The stomach and its acid secretion may seemingly be unrelated to bladder health but as a matter of fact, stomach acid plays an important role in overall health – as a first line of defense for our immune system, in protein digestion and nutrient absorption.
Many may think of stomach acid in relation to heartburn/GERD, which affects up to 27 % of adults  and has risen recent years. As a result, antacids are the 7th most popular personal care product in the US alone, with sales of many million dollars .
However, the symptoms for low and high stomach acid are very similar. While high stomach acid can definitely be very irritating, low stomach acid may have more far reaching consequences.
Most of us are aware of the dangers of food poisoning, especially from raw meat. But what if other infections in the body could also be transmitted via food? Well’ research shows that this is unfortunately often the case . Conventionally raised chicken meat could harbor pathogenic E. Coli, the most prevalent bacteria to cause urinary tract infections.
From the meat, these pathogens could pass over to humans and cause infections.
A prior history of urinary tract infections is considered to be a significant risk factor for developing new infections in the future. But why does a history of UTIs leave us more prone to future infections?
New research shows that pathogenic E. Coli can leave an imprint on the bladder lining, making it easier for future infections to take hold.
Researchers have identified a common vaginal bacterium that may trigger UTIs.
This could explain why recurring episodes of UTIs are often triggered by sexual intercourse.
The bacterium called Gardnerella vaginalis may not only be responsible for triggering UTIs, it may also be a contributor to more serious kidney infections.
Today I am going to look at different natural antibiotics for the urinary tract.
A lot of herbal antimicrobials have a much longer track record of safety compared to modern antibiotic drugs.
They often have less side effects and may exert additional beneficial effects on top of their antimicrobial action, such as reducing inflammation and hindering bacterial adhesion.
There is new(ish) evidence emerging that recurrent UTIs, also known as chronic cystitis, are not always caused by a reinfection with a new pathogen but rather can be a relapse of the same pathogen.
It turns out that pathogenic bacteria have the ability to invade the cells of the bladder and live there in a dormant sleep-like state.
This is called an ‘intracellular bacterial community’.
In this state, the bacteria remain undetected by standard urine testing and unaffected by antibiotic treatment. They also remain undetected by our own immune system.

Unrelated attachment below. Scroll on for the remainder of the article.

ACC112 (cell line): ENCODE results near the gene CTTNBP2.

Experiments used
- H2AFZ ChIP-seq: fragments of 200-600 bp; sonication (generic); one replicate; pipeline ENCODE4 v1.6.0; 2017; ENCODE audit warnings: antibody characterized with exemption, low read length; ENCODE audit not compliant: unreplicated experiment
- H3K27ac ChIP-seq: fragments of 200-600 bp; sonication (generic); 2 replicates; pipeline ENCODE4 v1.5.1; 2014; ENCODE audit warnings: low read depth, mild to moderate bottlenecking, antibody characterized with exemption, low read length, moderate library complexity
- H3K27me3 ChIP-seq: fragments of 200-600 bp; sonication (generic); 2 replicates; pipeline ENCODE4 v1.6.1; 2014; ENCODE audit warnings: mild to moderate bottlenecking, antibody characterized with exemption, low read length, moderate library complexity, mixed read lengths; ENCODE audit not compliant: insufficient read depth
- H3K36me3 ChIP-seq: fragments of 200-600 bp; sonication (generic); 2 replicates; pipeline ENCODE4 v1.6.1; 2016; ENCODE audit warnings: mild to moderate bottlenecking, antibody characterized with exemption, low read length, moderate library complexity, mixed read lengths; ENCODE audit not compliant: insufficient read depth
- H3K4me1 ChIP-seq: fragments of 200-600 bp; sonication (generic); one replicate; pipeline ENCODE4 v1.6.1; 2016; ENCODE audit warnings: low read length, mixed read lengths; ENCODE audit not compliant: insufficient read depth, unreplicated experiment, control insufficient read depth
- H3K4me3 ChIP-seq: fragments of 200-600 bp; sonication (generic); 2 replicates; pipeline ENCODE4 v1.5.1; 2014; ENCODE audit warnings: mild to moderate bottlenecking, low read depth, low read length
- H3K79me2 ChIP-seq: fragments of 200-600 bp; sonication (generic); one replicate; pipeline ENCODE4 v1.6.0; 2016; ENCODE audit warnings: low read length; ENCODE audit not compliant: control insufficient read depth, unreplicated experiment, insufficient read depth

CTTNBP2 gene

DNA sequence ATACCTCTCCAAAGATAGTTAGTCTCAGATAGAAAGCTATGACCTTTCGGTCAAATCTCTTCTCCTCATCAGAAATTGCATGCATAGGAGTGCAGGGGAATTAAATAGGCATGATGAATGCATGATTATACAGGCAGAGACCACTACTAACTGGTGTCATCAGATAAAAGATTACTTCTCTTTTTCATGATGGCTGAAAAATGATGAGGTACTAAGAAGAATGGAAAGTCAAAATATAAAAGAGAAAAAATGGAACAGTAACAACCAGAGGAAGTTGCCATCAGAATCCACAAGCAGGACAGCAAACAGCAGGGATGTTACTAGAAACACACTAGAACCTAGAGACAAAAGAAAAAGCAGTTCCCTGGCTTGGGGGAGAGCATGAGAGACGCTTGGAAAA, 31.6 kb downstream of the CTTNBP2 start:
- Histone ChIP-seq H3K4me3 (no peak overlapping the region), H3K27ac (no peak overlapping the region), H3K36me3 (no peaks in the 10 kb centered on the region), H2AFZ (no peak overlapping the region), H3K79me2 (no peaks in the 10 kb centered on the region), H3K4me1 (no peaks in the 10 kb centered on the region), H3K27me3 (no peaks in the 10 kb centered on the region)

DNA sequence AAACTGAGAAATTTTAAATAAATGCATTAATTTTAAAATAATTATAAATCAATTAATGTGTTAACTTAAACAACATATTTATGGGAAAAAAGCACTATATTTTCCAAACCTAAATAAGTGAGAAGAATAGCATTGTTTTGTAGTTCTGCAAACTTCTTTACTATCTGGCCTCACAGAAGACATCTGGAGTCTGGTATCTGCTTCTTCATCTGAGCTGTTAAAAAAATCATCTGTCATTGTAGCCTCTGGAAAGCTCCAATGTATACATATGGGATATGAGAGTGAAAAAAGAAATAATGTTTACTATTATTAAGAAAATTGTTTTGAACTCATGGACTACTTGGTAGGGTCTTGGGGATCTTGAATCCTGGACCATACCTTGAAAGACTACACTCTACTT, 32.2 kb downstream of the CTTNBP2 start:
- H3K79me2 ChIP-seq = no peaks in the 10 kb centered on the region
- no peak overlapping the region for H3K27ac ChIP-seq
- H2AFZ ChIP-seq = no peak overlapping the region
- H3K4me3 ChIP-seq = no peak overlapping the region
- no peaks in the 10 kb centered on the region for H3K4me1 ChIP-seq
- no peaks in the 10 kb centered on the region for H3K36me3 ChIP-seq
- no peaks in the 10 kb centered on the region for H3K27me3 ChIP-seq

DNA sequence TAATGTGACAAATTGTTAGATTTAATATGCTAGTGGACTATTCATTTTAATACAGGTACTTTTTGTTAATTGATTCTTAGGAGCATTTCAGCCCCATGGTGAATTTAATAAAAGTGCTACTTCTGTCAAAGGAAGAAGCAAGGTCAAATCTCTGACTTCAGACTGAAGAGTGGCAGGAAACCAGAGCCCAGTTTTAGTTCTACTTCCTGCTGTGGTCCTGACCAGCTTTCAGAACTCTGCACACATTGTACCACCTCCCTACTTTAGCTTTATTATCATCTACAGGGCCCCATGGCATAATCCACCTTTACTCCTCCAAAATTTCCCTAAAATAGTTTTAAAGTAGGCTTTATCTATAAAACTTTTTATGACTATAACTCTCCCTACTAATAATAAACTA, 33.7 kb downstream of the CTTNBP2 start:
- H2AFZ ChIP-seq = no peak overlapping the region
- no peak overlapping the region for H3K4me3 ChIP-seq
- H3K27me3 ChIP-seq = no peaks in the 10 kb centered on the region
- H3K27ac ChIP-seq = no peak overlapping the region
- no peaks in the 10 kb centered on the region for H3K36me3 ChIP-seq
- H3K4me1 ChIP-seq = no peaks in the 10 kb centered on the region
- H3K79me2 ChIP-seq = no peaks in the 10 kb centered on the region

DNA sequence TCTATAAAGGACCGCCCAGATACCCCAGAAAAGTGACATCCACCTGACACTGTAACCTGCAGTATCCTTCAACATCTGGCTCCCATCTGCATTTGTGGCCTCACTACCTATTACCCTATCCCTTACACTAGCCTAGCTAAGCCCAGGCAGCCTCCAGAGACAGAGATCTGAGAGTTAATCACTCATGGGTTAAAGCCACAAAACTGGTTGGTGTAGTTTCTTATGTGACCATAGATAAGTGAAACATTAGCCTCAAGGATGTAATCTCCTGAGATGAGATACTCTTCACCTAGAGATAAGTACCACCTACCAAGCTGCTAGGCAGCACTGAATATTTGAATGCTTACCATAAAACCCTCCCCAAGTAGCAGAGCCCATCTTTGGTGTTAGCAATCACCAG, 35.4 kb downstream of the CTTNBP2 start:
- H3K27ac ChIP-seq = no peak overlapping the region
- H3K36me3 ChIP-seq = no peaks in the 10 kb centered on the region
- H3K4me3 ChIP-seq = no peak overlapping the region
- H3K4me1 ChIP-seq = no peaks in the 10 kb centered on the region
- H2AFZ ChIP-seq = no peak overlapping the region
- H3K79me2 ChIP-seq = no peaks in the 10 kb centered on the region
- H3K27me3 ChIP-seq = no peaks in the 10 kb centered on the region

Now and again they can leave the cells, causing a relapse of the urinary tract infection.
If you’re a woman you will probably suffer from a urinary tract infection (UTI) at some point in your life. In fact, UTIs are the second most common reason for hospital visits!
For years I have suffered from chronic UTIs.
They are very uncomfortable and can make life miserable, ruin holidays and your sex-life.
Luckily I managed to get rid of UTIs for good – a lot of which I credit to following the 5 steps I’m going to share with you below.
Probiotics are ‘live microorganisms, which when administered in adequate amounts confer a health benefit on the host’ . Historically, probiotics have lacked credibility in the orthodox medical community but with recent scientific advances in the field of the human microbiome the therapeutic potential of different probiotic strains has been recognized.
In my last two posts I have looked into the urinary microbiome and how an imbalance of microbes in the bladder can predispose us to bladder conditions such as urinary tract infections, interstitial cystitis, overactive bladder and chronic pelvic pain.
Today I would like to take a look at several probiotic strains that have been studied for bladder- and genital health.
If you suffer from recurrent urinary tract infections (UTIs) or interstitial cystitis you need to know about biofilm infections.
More and more studies have demonstrated that pathogenic bacteria can persist within the bladder tissue and serve as a ‘reservoir’ for recurrent urinary tract infections.
Bacteria and fungi can make so-called biofilms and hide under them. This protects the bacteria from being discovered by our immune system or from being killed by antibiotics. It also makes it harder to discover them in a urine culture.
There’s several natural supplements for cystitis that could be useful for preventing bladder infections and also for fighting off active infections. 90% of bacterial cystitis are caused by E. coli bacteria. The other 10% are usually caused by other strains. Therefore, appropriate supplements should be chosen for the type of bacteria that is present.